India

India has recently seen impressive economic growth. However, poverty and injustices, often tied to gender and class, are cruel realities for millions of women and children.1 The framework of the Indian Constitution provides the necessary means for the protection, development and welfare of children.2 Yet children, especially girls, are a particularly vulnerable group. Notably, almost half of the children in the country suffer from malnutrition. A high number of children do not enjoy the right to an adequate standard of living, such as access to clean drinking water, adequate housing conditions and latrines. Access to school and health care is limited. Despite a scheme launched four years ago to provide universal education, about 60 million children do not attend primary school.3

Children on the Streets

Around 18 million children live and work on urban streets in India.4 The country has more street children than anywhere else in the world.5 The problem of harmful child labour is well recognised. More than 12 million Indian children work, many of them in hazardous labour. India is also considered to be a source, destination, and transit country for children who are trafficked for the purposes of forced labour and commercial sexual exploitation.6 There are about 500,000 child prostitutes in the country,7and concern is expressed that the programmes for the physical and psychological recovery and social reintegration of child victims of sexual abuse and exploitation remain insufficient and inadequate.8

Working children

In South Asia, 44 million or 13% of all children are involved in child labour.9 In India there are 2 million children working in hazardous
industries.10 Many children work in hazardous conditions, including as bonded labourers, especially in the informal sector, in household enterprises, in agriculture, and as domestic servants. There is a legal minimum age for employment, but it is rarely enforced and appropriate penalties and sanctions are not imposed to ensure that employers comply with the law.11

Child soldiers

Armed groups are responsible for forced recruitment of children. For instance, in the state of Chaattisgarh, the Naxalites (armed Maoist groups) have been carrying out bombings, torture and killings, using children as young as 12 in some of their operations. In fact, all parties to that conflict have used children in armed operations.12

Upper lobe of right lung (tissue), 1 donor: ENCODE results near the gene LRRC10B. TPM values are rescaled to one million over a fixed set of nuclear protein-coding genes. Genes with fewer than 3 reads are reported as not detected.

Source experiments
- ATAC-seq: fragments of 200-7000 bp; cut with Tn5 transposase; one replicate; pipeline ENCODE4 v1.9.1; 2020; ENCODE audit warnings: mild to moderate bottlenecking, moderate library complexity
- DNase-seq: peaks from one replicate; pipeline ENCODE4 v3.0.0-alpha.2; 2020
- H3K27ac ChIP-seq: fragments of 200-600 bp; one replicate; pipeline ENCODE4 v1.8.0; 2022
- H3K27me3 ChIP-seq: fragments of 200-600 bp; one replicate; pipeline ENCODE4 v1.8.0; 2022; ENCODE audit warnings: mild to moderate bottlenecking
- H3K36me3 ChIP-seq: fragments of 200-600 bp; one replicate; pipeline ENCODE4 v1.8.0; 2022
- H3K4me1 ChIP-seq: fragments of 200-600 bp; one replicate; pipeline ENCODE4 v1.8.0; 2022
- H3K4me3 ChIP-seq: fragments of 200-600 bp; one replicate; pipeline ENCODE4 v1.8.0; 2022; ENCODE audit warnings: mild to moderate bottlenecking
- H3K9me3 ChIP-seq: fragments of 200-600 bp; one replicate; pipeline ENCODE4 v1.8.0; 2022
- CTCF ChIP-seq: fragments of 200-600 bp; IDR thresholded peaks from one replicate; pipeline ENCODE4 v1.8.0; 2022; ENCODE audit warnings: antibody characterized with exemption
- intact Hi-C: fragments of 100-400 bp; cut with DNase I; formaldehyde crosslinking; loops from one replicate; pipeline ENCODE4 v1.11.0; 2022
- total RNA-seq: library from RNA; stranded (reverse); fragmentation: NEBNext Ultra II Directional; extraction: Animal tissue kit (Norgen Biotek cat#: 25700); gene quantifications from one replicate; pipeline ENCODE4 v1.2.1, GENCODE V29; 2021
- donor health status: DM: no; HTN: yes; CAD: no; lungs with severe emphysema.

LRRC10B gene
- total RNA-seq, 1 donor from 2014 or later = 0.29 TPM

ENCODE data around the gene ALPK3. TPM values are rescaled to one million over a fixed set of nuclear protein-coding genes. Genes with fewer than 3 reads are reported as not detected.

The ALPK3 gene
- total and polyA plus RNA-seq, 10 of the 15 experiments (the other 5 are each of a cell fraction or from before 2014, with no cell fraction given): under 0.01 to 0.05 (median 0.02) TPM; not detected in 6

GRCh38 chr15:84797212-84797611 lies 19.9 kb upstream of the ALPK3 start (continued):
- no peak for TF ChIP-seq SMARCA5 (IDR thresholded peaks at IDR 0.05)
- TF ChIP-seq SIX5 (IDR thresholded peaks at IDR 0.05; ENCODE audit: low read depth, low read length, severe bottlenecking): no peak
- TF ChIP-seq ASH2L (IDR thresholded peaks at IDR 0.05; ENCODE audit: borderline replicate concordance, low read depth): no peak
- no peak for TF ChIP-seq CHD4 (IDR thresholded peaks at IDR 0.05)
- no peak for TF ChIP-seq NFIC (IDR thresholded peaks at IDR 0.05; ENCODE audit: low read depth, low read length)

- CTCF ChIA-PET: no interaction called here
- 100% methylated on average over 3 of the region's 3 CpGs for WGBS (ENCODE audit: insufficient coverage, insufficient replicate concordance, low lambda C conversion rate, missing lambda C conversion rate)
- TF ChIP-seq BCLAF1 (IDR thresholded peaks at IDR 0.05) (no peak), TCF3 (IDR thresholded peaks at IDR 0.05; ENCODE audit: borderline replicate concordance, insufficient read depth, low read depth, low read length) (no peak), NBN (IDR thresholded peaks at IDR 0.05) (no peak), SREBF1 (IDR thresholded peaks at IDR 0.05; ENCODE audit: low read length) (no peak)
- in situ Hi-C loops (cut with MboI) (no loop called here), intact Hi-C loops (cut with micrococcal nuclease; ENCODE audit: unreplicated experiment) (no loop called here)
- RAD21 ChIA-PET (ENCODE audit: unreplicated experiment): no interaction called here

Discrimination

There is a persistent social discrimination against children belonging to Scheduled Castes and Tribes and other tribal groups. Discriminatory social attitudes and harmful traditional practices towards girls result in low school enrolment, high dropout rates and early and forced marriages. Gender inequality is perpetuated in areas such as marriage, divorce, custody and guardianship of infants, and inheritance, and in the continuing practices of child marriage, dowry and devadasi.13

Justice

The child abuse study made by Save the Children in India reveals that 69 percent of children were physically abused in 13 states in one or more situations, and 54.68 percent of these children were boys and 48.29 percent were young children. In the 5–12 age group, nearly 3 out of 4 children reported physical abuse in one or more situations. When stakeholders were asked their views on corporal punishment over 44 percent felt it was necessary for disciplining children.14

Children in detention facilities often suffer from ill-treatment, torture and sexual abuse. There are also alleged instances of killings of children by law enforcement officials. Corporal punishment is not prohibited in the schools of most states, in the family, or in other institutions for children, and remains acceptable in society. The minimum age for criminal responsibility in national legislations is as young as seven. The 2002 Prevention of Terrorism Act allows for the prosecution of children by special courts, in contravention of the provisions in articles 37, 40 and 39 of the UN Convention on the Rights of the Child.15

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